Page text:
>         because it offered significant positive security value for a
>         majority of clients, without compatibility risks. The
>         iPAddresses provide no positive security value - other than
>         allowing CAs to sell to users with buggy software that their
>         vendor doesn't want to fix - and come with significant
>         compatibility and security risks.
>             To me, it seems that allowing string-ified IP address in
>             dNSName entries in the SAN when the same IP address is
>             included as an iPAddress entry in the SAN is a reasonable
>             tradeoff.  It is no worse than including the same in the
>             common name. As you have pointed out, a string-ified IP
>             address can never match a hostname, so there is no chance
>             of confusion
>         I've already explained to you why this is incorrect. It's
>         unfortunate that you continue to suggest this line of
>         thinking. A string-ified IP address is not a valid hostname.
>             If you have a client that properly conforms to RFC 2818,
>             then this is a no-op for you --- you will look at the
>             IPaddress entry and never try to match on DNSname.  You
>             had expressed concern that Mozilla would need to update
>             its code, but Gerv had indicated back in August that this
>             was not necessary
>             (https://cabforum.org/pipermail/public/2015-August/005850.html).
>         That's not what is in the ballot. What is in the ballot can
>         and will cause compatibility issues. It also suggests that
>         Chrome would need to adopt Firefox's peculiar behaviour (only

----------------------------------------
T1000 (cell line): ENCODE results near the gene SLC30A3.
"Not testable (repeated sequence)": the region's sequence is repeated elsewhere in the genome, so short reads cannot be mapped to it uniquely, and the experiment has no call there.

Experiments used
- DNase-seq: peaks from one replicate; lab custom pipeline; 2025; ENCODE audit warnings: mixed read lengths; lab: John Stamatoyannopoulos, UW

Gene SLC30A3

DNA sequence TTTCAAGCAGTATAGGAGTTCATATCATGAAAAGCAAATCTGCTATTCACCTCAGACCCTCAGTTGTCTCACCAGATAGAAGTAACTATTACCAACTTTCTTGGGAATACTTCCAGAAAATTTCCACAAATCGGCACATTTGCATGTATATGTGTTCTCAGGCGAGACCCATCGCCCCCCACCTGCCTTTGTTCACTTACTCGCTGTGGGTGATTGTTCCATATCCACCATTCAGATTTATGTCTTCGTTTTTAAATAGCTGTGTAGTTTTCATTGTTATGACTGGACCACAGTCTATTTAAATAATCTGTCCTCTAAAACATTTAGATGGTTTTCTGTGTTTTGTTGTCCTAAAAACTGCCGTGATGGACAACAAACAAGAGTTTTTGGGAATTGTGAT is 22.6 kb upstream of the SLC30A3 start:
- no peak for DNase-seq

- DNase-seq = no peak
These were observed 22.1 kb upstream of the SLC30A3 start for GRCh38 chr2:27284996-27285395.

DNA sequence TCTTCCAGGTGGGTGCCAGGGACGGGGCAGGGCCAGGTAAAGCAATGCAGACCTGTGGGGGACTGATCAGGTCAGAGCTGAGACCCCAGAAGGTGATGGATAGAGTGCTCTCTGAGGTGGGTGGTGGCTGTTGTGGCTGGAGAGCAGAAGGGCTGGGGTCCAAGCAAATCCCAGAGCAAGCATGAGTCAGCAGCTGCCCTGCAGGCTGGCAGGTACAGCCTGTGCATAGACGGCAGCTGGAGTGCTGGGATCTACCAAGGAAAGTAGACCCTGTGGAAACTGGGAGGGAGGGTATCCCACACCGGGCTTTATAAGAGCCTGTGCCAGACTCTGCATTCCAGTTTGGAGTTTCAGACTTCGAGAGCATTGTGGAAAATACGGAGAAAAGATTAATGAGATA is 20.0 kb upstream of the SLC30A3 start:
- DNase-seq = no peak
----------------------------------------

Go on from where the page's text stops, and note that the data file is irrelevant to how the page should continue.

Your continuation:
>         validating presented identifiers as they're encountered,
>         rather than at parse time). That's not something we are
>         comfortable with implementing, and especially not foisting
>         upon the ecosystem to know about the "special" rules the CA/B
>         Forum embraces. There's already enough magic in the WebPKI -
>         we shouldn't knowingly introduce more.
>             I appreciate that conformance is a great goal, but not
>             causing customer pain is also a laudable goal.  In this
>             case it seems the risk is low and the customer value is high.
>         There has yet to be a demonstration of the customer value
>         compared to the solution posed 8 months ago.  There's clearly
>         a demonstration of CA value - they do less work - and of
>         browser value - Microsoft does less work - but there has yet
>         to be an articulation of why the solution is non-viable. The
>         closest comment is Jeremy saying they've investigated, it's
>         not practical - but provided zero evidence or technical detail
>         that would allow a reasoned weighing of the risk versus
>         reward. Instead, we see CAs eager to violate RFC5280, easy to
>         cause compatibility issues with clients, and w/o apparent care
>         for the long-term damage to the ecosystem they would be doing.